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Citi failed to protect managing director from sexual harassment, lawsuit claims



A Citigroup managing director alleged the bank failed to protect her from a supervisor’s violent threats and abuse due to a “pervasive” culture of sexual harassment and gender discrimination, according to details added Monday to her November lawsuit, Reuters reported.

Ardith Lindsey, the former head of electronic sales trading for the Americas, claimed Citigroup ignored multiple complaints from her and other women employees, fostering an environment of sexual misconduct. Lindsey outlined threats from Mani Singh, the former head of North America Markets head of cash equity execution services, who resigned in November 2022, the publication noted. 

“Contrary to the Bank’s carefully cultivated public image, however, many male executives created, and the Bank knowingly tolerated an environment that has been openly and notoriously hostile to women. Citi, especially in the Equities division, has been a workplace where sexual harassment and gender discrimination are rampant and egregious,” Lindsey said in the November complaint.

Lindsey alleged that she was “coerced” into having a relationship with Singh for years and could not raise her voice because of threats to harm her and her family. Sometimes, Singh’s behavior toward her turned violent with excessive use of alcohol and drugs, the complaint said. After she ended the relationship with him in October 2022, Singh subjected Lindsey to a slew of abuse via text messages and numerous phone calls that included threatening her career, compensation and reputation.

The messages included expletive language like, “I am going to set you on fire,” “Kids no kids I don’t give a f— [I] plan to burn it all down,” and “Your children will have no future with [a] Slut like you.”

Lindsey complained to Citi about Singh’s behavior in November 2022 and attached screenshots of several of Singh’s messages to the complaint.

But Citi “chose to overlook numerous red flags about Singh’s conduct,” Lindsey said in the amended complaint, Reuters reported.

Lindsey is on leave from the bank, she told Reuters. Citi was not immediately available for a comment, while Singh did not return a voicemail requesting comment, according to the wire service.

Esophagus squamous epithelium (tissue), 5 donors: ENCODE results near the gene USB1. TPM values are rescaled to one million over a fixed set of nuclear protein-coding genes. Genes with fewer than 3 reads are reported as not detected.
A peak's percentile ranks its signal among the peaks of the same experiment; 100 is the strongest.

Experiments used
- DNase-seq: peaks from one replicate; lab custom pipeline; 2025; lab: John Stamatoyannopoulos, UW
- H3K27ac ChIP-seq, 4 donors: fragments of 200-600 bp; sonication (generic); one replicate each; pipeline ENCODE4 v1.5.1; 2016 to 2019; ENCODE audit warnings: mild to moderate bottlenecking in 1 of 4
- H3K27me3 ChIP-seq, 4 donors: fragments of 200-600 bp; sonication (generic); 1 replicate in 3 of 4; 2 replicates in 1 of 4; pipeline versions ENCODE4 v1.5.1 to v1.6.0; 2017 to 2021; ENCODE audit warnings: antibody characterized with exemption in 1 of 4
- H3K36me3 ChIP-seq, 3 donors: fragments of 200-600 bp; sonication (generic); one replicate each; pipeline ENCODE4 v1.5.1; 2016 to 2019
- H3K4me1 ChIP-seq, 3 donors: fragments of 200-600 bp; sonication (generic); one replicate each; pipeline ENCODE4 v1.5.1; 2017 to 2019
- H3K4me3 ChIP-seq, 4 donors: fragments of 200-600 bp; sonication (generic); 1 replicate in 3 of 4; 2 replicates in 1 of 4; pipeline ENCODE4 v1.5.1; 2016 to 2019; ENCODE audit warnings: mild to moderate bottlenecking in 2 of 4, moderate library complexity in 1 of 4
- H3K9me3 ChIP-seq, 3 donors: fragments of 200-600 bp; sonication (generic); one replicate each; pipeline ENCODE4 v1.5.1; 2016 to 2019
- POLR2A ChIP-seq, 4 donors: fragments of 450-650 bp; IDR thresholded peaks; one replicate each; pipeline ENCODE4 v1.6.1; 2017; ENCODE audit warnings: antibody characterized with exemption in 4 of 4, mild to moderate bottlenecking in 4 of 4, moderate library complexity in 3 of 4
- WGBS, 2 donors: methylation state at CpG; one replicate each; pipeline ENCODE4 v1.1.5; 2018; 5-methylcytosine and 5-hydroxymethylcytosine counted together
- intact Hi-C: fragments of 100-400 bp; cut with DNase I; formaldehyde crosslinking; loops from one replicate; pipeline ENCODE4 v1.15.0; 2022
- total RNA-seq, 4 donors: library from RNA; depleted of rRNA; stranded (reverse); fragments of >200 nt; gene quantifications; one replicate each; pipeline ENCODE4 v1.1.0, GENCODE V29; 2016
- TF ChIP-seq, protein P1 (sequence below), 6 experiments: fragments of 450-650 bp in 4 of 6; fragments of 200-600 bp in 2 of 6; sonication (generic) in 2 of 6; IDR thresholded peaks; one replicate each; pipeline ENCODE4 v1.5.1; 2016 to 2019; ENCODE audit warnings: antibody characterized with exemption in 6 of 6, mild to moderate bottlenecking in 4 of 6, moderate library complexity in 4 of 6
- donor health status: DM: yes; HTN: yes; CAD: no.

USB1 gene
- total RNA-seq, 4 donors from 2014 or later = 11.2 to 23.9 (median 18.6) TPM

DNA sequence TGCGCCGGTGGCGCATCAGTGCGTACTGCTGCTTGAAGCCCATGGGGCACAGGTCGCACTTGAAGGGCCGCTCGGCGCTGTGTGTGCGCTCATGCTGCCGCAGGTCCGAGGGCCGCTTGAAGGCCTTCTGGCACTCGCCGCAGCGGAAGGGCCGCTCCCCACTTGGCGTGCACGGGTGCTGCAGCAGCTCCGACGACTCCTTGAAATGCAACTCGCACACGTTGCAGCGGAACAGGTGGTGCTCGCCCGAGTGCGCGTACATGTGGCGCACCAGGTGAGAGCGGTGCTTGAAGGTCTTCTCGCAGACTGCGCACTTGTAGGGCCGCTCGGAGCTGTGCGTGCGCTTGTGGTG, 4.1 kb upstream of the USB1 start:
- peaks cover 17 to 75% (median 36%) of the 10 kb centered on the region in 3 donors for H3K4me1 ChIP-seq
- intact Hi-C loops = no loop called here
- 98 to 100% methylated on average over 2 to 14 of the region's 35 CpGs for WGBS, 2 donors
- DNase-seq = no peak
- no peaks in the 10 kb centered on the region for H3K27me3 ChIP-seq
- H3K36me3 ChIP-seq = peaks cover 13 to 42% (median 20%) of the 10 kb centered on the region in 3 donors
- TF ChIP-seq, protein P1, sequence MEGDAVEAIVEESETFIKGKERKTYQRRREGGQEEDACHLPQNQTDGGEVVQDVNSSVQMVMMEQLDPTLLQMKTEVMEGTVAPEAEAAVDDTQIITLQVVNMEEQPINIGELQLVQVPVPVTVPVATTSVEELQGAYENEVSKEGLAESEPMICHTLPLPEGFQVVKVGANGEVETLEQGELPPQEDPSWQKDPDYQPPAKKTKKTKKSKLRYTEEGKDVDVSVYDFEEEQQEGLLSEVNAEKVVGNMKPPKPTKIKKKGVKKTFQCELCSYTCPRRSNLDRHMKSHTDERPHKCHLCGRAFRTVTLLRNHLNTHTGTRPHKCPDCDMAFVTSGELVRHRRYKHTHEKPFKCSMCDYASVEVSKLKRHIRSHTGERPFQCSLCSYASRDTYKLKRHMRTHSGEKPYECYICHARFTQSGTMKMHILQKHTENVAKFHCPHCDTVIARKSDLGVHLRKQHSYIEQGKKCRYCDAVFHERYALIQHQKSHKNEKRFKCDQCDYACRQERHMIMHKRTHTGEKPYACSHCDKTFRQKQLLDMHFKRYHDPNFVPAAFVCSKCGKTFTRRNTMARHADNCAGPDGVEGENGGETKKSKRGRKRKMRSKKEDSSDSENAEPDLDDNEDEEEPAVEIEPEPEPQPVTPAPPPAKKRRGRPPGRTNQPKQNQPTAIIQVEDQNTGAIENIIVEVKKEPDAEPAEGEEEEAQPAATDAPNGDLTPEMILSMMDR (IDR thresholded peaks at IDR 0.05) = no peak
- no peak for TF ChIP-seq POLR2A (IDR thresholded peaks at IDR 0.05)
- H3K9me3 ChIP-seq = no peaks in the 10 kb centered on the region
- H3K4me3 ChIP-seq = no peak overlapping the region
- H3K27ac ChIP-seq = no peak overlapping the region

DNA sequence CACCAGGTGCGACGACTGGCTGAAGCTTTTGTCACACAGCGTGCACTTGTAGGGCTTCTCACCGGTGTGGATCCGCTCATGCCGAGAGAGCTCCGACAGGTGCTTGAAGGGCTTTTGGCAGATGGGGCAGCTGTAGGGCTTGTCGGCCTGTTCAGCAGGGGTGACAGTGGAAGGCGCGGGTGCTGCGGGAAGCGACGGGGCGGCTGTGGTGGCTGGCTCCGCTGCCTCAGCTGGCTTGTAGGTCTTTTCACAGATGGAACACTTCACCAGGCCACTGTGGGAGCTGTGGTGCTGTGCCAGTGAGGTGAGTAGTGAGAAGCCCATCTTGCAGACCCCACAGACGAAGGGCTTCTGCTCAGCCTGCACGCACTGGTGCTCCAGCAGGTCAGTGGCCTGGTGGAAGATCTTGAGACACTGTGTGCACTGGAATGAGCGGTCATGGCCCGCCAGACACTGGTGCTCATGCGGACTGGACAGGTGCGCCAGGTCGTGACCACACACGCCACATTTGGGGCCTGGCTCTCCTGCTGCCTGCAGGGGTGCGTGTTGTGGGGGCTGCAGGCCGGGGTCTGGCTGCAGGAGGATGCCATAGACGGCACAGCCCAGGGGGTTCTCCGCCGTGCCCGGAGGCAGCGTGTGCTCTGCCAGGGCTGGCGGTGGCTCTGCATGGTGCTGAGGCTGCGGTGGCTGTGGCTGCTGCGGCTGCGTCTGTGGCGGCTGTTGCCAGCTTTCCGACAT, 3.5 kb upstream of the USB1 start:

Citi also did not return a request for comment by press time to Banking Dive.

The alleged abuse and hostile work environment left Lindsey with post-traumatic stress disorder, depression and memory loss, conditions that have made her unable to continue working, according to her doctors, the complaint said.

However, following her lawsuit, Andy Morton, Citigroup’s global head of markets, wrote in a memo in November last year that no one should be discriminated against or harassed at work and that employees should report inappropriate behavior. “We will take decisive action when we determine unacceptable behavior has taken place,” he said.

The bank called the harassment in the original complaint “deplorable” but pointed out that Lindsey’s description of her relationship with Singh differed significantly from her earlier one, according to Reuters.

“Even though Citi was fully aware of Singh’s heinous conduct towards Lindsey and consistent with the Bank’s history of permitting discrimination and harassment and silencing victims, it went out of its way to praise Singh on his way out,” the complaint said.

Lindsey claimed that some male bankers visited strip clubs, drank excessively, made comments about female colleagues, or even used cocaine in the office.

She named many senior executives of the firm and detailed examples of their misconduct, showing their involvement in sexual relationships with direct reports or junior staff.

“In many of those instances, for no apparent reason the women, and not the men, left the Bank,” the filing said.

Lindsey’s claims echo a report Bloomberg published last month in which interviews with 22 people at Citi showed that sexual advancements and misconduct were persistent, along with discrimination in the equities department in New York. Citi, however, made headlines in 2021 by appointing Jane Fraser as its CEO — the first-ever female chief of a major U.S. bank. 

Lindsey alleged that Citi did not respond to her concerns until she filed the lawsuit almost a year after she reported Singh’s messages to the bank. She further said that a senior manager tried to disregard her legal complaint, claiming she was causing trouble. Lindsey said that Citi also sent a survey about workplace culture to women in the markets unit.

The amended lawsuit comes on the heels of a sex discrimination suit filed by a Wells Fargo bond saleswoman who claims the bank denied the pay and promotions available to men in the company.

“The financial institutions group is a self-acknowledged ‘boys club’ where locker room talk on the sales floor is de rigueur,” creating an “unapologetically sexist working environment,” Michal Leavitt said in a complaint filed in a federal court in Chicago, Reuters reported earlier this month. 

Last year, Goldman agreed to pay $215 million to settle a long-standing gender discrimination lawsuit brought by former and current employees alleging the Wall Street giant consistently underpaid women. The settlement included 2,800 women associates and vice presidents who participated in the class action, primarily belonging to the investment banking, investment management and securities division, from July 2002 to March 2023.

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